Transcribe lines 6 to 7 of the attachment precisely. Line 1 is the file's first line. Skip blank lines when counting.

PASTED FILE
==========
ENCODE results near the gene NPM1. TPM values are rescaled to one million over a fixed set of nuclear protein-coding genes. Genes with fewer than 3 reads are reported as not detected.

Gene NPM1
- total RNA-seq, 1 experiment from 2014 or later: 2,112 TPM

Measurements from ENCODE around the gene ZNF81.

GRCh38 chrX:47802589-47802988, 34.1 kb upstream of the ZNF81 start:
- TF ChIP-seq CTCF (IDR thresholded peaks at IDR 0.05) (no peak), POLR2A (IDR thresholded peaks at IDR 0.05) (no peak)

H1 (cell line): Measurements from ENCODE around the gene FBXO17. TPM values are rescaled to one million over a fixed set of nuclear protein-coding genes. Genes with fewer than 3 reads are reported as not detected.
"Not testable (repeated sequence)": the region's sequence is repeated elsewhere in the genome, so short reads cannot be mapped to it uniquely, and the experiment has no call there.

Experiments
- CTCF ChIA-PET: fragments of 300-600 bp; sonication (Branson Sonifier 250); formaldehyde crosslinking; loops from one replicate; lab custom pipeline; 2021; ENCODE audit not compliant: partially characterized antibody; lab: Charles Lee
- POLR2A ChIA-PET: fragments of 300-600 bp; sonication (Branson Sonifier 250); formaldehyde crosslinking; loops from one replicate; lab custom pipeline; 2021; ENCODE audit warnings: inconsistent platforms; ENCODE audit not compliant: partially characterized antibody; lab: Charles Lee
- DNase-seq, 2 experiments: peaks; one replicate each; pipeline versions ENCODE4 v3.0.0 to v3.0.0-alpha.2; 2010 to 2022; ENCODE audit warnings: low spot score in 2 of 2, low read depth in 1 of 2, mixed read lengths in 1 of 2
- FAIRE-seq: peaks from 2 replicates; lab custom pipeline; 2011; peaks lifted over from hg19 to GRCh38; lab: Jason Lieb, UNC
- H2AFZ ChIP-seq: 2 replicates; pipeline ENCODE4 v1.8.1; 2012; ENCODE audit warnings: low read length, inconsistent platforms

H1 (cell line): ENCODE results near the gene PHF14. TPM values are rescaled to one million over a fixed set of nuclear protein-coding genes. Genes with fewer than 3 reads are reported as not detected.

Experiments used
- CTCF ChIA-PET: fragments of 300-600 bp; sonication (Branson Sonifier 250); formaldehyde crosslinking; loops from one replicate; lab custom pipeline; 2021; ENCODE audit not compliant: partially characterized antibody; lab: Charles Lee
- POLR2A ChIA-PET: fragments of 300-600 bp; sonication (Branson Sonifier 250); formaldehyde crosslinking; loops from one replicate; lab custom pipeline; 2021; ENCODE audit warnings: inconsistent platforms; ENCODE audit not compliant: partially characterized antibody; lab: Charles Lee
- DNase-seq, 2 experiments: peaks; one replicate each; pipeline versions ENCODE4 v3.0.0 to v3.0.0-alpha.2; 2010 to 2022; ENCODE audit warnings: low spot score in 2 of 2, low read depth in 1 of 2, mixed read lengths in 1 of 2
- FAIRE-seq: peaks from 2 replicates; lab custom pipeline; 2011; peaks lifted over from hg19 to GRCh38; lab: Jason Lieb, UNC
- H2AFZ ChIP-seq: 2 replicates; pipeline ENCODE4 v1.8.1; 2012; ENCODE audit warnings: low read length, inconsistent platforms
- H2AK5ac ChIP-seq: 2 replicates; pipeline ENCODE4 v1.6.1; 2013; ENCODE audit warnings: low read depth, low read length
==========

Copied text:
- TF ChIP-seq CTCF (IDR thresholded peaks at IDR 0.05) (no peak), POLR2A (IDR thresholded peaks at IDR 0.05) (no peak)

H1 (cell line): Measurements from ENCODE around the gene FBXO17. TPM values are rescaled to one million over a fixed set of nuclear protein-coding genes. Genes with fewer than 3 reads are reported as not detected.